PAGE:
Last month, Language Log had a post on how people learn to think like their professions. The article was written by a linguist, reporting on recent books by a doctor and a lawyer. According to the article, doctors and lawyers learn to think like their professions by comparing information obtained from patients/clients against the treatments and case law that they studied in school (I haven't read either book yet). From a computer science perspective, the description resembles searching a mental database for facts that match the situation at hand. The significant challenge here is presumably in figuring out which queries to pose against that mental database, as the queries reflect which components of a situation are likely to be relevant, which need to be explored in tandem, which need to be generalized, etc. Having a good mental database is obviously also important, but the query construction process seems more reflective of how professionals think.
How does this compare to thinking like a computer scientist? As with most disciplines, we draw on experience and compare situations to figure out how to solve problems. Query formation remains a significant component of how we think as professionals: a computer scientist needs to know what questions to ask about performance, security, reliability, usability, and a host of other system-related -ilities. But our mental database construction problem seems more substantial as well because of the volatile, unregulated, and still mysterious nature of computational systems.
Both law and medicine build heavily on precedence and legal bounds on practice; this shapes the space in which they search for problem solutions. Computing lacks the legal regulation of medicine and law (recall Parnas' oft-cited call to replace disclaimers with warranties in software). Many doctors and lawyers deal mostly with cases that fit existing precedents (the challenge becomes which ones to apply, but the diseases or situations themselves don't change as fast as computing technologies). Law seems to deal with fewer interacting agents than medical or computing problems; medicine seems to have a richer set of diagnostics for exploring how treatments behaves than we often have for computing systems. Living organisms also seem more fault-tolerant, on the whole, than computing systems, which are still very brittle. On the flip side, computing systems lack the complexity of the human brain or body, but I suspect more average computing professionals have to confront our limits of complexity on a daily basis than do the average doctors (who can refer patients to specialists for complex cases).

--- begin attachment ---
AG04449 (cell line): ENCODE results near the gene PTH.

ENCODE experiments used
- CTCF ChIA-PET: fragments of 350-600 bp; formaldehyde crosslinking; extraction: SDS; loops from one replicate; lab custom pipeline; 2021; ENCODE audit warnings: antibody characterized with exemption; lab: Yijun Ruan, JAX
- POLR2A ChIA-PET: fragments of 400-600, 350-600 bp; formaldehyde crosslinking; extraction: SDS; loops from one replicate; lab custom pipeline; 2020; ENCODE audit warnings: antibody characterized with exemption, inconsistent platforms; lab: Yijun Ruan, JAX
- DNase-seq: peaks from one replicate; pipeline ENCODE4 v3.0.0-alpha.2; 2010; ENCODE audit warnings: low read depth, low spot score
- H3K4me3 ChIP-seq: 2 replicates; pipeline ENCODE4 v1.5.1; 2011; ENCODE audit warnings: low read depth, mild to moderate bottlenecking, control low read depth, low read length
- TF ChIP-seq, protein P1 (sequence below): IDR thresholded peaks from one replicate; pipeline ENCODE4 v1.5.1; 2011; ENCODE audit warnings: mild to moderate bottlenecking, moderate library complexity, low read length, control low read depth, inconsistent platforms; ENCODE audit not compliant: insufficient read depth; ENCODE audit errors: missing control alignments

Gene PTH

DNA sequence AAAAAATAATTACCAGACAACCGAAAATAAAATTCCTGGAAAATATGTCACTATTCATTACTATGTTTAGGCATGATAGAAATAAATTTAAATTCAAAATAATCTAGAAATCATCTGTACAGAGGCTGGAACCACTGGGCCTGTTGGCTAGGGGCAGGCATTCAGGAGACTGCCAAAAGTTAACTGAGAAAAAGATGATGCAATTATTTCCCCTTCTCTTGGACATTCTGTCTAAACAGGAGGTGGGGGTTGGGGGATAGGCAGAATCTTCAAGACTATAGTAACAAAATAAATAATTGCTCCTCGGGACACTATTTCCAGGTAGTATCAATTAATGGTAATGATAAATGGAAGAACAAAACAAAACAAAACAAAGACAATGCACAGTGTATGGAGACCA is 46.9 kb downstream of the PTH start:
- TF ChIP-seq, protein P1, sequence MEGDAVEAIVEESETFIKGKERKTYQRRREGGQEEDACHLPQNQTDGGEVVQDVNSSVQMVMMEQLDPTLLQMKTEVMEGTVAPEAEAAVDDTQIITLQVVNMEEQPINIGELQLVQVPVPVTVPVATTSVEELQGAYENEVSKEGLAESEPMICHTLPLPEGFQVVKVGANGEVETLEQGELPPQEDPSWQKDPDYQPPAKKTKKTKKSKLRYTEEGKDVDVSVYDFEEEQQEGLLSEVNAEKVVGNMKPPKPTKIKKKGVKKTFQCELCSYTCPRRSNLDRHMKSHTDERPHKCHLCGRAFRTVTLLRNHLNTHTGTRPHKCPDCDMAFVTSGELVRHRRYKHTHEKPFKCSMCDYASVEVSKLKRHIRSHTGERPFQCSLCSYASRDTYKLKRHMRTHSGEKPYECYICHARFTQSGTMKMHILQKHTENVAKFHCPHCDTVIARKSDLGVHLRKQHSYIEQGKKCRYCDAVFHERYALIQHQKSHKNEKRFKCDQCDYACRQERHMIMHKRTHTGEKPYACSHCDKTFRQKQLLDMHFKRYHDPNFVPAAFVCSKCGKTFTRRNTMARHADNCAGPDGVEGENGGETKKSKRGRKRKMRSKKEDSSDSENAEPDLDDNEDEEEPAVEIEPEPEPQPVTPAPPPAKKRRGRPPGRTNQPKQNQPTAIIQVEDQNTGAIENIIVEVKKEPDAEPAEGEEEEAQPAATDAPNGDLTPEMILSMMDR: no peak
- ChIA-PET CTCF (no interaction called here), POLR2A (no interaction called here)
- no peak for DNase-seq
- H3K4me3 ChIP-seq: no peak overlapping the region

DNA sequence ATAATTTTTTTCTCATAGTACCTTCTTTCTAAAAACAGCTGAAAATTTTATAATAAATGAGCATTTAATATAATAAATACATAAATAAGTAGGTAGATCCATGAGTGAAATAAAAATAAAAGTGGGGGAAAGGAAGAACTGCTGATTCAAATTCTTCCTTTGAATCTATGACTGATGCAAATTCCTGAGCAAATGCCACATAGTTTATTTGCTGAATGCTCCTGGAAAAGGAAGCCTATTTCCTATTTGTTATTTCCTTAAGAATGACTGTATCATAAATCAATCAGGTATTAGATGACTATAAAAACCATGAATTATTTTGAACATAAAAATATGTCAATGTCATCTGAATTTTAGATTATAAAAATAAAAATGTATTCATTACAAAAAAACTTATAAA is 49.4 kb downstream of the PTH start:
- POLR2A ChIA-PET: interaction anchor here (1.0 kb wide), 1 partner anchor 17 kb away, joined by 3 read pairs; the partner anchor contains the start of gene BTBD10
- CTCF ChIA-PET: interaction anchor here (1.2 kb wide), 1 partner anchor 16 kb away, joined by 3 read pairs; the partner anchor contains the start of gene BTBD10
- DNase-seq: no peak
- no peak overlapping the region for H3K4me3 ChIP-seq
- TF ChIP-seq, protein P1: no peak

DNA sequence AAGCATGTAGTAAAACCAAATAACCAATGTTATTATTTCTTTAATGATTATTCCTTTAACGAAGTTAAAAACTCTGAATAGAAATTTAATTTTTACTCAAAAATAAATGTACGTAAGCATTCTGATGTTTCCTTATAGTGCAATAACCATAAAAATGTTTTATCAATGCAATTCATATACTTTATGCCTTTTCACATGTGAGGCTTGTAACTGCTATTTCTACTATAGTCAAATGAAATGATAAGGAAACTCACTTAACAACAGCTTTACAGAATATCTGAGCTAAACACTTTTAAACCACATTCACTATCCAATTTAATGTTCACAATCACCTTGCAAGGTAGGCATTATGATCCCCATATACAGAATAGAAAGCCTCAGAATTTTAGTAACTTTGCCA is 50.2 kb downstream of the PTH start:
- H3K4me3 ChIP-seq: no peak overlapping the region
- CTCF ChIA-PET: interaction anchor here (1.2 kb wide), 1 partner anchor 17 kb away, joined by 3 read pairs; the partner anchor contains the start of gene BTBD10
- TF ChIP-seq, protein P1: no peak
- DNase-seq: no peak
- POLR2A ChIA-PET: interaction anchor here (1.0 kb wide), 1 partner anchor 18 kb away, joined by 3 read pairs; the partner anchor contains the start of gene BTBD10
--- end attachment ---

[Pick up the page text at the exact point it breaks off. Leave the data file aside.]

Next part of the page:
When we train students to be computer scientists, we really need to train them in the science of how discrete (as opposed to continuous) systems break. They need to think about how someone might attack the system, circumvent it, or use it for harm. They need to think about how to keep the system maintainable in light of new features and new technologies. Our mental databases really need as many facts about which decisions lead to what problems as well as which lead to what solutions. This is somewhat true of medicine, but I again suspect that average programmers deal with this more often than average doctors (beyond drug interactions, which are fairly well documented).
Not many computing programs really take the study of breakage seriously. We spend a lot of time focusing on systems that do work, that are correct, that perform well, etc. These are all necessary and valuable. But when your goal is to make something break, you ask yourself different questions than when your goal is to make it work: there's a continuum from "working" to "broken" and the missing questions lie in the middle. How many students really learn to stress-test their code, to inject faults and study code behavior, to put their work in the hands of novice users, to attack others' systems so they can think about how someone might attack their own? We have the luxury of working in a science of the artificial in which we can try to break something without compromising an organism's health. How could we best exploit that opportunity within the time constraints of a university education?